Joyce Chai: Teaching Robots New Tasks Through Language Instructions

19 May 2017
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End time: 
CITEC, 1.204


Enabling situated communication and collaboration with artificial agents (e.g., robots) faces many challenges. Humans and artificial agents have different levels of linguistic, world, and task knowledge. They also have mismatched capabilities in perceiving and reasoning about the shared environment and joint tasks. All of these significantly jeopardize the common ground between humans and robots, making language-based communication extremely difficult. To address this problem, we have developed several collaborative models for language processing aiming to mediate perceptual differences between humans and robots. We have also developed approaches to allow robots to continuously acquire knowledge about the environment, actions, and tasks through communicating with humans.  In this talk, I will give an introduction to this research effort and particularly focus on task learning through interactive language instructions.

Brief Bio:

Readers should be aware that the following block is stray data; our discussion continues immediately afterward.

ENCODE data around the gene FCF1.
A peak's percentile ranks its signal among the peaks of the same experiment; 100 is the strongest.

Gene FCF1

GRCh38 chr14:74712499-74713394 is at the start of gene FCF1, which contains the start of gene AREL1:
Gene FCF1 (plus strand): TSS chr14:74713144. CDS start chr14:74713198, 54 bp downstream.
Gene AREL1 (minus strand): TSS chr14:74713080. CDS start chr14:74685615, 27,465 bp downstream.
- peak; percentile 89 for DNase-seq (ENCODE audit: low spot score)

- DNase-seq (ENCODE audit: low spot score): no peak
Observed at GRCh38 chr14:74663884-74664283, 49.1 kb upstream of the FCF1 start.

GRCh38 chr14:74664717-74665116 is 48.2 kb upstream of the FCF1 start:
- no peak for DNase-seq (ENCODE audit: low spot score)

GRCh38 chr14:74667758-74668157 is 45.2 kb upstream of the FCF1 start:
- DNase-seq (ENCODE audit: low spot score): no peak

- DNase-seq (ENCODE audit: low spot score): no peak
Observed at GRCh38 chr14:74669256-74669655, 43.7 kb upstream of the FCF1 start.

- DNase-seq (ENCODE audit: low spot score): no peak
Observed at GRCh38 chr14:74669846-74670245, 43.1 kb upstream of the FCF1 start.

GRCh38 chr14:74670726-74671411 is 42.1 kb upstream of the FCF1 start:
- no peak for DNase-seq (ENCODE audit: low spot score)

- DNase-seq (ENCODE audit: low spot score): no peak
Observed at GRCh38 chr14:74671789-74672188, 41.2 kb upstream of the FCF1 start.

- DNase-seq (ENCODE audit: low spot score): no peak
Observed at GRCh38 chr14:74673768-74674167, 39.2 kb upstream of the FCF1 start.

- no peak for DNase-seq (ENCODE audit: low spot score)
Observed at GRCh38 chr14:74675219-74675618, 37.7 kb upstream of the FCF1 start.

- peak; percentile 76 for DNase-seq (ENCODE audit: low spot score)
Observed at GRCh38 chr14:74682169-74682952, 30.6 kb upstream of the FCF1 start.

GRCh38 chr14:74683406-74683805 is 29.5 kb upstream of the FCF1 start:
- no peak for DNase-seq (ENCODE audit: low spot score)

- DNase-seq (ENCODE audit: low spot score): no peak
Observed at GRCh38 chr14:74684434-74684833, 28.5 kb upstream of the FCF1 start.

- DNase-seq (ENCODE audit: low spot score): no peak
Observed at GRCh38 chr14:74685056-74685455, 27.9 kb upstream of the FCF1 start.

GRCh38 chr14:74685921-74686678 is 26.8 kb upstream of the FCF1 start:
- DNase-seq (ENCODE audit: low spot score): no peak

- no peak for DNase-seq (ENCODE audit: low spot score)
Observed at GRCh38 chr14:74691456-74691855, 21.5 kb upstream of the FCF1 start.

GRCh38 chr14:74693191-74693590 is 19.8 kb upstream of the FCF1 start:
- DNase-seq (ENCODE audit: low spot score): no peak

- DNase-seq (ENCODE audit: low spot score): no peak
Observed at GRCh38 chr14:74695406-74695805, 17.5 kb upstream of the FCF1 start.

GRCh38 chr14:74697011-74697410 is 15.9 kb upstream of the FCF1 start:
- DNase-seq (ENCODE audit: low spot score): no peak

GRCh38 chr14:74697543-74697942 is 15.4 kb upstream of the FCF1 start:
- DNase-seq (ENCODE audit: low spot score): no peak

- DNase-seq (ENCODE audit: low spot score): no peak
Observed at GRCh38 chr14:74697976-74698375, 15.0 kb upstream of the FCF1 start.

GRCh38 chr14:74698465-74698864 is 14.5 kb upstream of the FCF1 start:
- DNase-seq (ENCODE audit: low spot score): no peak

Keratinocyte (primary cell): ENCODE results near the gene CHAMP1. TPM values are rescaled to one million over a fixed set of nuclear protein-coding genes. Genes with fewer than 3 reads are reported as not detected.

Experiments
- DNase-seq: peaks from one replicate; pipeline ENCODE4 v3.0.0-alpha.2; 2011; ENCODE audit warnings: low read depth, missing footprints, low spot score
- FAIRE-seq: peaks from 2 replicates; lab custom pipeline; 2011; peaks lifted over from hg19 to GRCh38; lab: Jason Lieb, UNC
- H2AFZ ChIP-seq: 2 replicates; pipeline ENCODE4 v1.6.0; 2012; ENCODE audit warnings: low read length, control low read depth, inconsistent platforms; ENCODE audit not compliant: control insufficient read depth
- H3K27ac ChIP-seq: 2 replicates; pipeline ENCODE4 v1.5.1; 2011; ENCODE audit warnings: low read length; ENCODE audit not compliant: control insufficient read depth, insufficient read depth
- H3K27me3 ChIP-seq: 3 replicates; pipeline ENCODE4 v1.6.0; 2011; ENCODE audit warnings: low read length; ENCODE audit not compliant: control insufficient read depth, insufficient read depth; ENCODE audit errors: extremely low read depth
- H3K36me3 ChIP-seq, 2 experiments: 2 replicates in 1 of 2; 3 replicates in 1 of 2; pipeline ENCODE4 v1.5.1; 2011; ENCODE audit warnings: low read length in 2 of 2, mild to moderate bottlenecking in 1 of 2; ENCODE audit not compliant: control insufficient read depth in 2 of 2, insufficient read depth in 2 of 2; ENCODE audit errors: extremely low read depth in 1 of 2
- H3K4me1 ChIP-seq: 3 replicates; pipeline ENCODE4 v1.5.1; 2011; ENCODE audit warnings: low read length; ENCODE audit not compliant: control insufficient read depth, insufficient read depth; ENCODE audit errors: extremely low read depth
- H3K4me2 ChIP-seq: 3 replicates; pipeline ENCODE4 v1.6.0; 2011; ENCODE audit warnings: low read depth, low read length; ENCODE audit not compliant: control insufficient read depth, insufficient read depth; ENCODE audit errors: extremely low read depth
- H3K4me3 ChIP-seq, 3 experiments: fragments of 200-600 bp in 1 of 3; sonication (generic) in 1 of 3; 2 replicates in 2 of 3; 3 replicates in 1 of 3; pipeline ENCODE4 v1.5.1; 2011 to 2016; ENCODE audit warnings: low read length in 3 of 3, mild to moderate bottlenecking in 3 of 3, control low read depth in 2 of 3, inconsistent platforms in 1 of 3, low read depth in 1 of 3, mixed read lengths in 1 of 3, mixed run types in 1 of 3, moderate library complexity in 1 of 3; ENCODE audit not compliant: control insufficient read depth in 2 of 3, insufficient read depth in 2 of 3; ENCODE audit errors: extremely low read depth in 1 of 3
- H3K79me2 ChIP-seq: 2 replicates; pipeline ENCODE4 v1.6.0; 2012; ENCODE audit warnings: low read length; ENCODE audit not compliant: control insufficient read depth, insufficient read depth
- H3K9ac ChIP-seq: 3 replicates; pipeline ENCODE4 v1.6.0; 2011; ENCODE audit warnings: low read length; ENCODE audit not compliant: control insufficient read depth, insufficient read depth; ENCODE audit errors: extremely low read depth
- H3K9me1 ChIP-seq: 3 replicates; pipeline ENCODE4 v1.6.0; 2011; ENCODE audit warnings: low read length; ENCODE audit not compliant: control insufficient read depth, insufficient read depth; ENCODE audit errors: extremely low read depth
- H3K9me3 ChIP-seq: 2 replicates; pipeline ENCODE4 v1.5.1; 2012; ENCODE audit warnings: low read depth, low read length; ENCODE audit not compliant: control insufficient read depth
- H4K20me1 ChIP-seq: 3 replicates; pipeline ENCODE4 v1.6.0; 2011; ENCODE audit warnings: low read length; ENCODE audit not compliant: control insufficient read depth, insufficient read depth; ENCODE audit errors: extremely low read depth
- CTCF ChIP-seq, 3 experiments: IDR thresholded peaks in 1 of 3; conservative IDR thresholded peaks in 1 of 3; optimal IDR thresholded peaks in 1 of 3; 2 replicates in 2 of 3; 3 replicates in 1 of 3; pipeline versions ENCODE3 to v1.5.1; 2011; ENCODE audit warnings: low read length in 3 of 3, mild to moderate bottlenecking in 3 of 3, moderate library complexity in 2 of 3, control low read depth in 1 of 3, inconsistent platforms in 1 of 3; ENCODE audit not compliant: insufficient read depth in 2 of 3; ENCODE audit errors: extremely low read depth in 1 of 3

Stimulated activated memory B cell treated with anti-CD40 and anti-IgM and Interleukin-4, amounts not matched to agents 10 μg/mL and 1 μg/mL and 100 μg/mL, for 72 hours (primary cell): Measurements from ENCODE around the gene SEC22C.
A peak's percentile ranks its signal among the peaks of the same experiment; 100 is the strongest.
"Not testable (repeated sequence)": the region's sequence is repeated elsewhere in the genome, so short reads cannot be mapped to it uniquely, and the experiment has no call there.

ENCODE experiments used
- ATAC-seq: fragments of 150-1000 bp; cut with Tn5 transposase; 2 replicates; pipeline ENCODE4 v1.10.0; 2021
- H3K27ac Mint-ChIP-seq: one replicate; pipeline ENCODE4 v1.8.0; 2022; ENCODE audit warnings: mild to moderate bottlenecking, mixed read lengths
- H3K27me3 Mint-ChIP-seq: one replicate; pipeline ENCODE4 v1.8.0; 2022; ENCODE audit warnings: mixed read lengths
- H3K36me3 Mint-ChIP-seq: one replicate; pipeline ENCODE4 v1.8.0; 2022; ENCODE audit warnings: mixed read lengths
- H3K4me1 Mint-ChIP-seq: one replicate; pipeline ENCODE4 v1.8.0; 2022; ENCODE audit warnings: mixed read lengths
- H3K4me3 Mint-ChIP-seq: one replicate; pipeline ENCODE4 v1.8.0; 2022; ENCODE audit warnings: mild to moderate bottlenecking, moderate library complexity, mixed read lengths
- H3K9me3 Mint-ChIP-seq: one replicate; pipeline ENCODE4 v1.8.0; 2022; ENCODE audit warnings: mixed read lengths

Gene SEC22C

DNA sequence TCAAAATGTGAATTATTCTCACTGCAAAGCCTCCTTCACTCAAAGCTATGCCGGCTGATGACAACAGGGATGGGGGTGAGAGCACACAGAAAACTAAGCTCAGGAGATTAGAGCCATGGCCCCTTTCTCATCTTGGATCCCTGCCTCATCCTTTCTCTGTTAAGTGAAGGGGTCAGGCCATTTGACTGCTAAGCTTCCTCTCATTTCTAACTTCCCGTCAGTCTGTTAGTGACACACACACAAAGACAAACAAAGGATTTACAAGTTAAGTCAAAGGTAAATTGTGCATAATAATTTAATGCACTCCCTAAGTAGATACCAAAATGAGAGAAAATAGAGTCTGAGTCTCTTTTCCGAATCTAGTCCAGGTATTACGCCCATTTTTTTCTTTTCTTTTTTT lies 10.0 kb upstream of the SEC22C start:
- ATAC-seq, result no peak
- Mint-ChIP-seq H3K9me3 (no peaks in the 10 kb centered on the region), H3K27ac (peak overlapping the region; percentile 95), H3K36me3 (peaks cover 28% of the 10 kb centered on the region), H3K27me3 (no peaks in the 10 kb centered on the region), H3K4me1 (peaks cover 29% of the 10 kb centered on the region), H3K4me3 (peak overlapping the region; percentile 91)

Joyce Chai is a Professor in the Department of Computer Science and Engineering at Michigan State University. She received a Ph.D. in Computer Science from Duke University in 1998. Her research interests include natural language processing, situated dialogue agents, information extraction and retrieval, and intelligent user interfaces. Her recent work has focused on grounded language processing to facilitate situated communication with robots and other artificial agents. She served as Program Co-chair for the Special Interest Group in Dialogue and Discourse (SIGDIAL) in 2011, the ACM International Conference on Intelligent User Interfaces (IUI) in 2014, and the North America Chapter of ACL – Human Language Technology (NAACL-HLT) in 2015. She is a recipient of the National Science Foundation Career Award in 2004 and the Best Long Paper Award from the Annual Meeting of Association of Computational Linguistics (ACL) in 2010.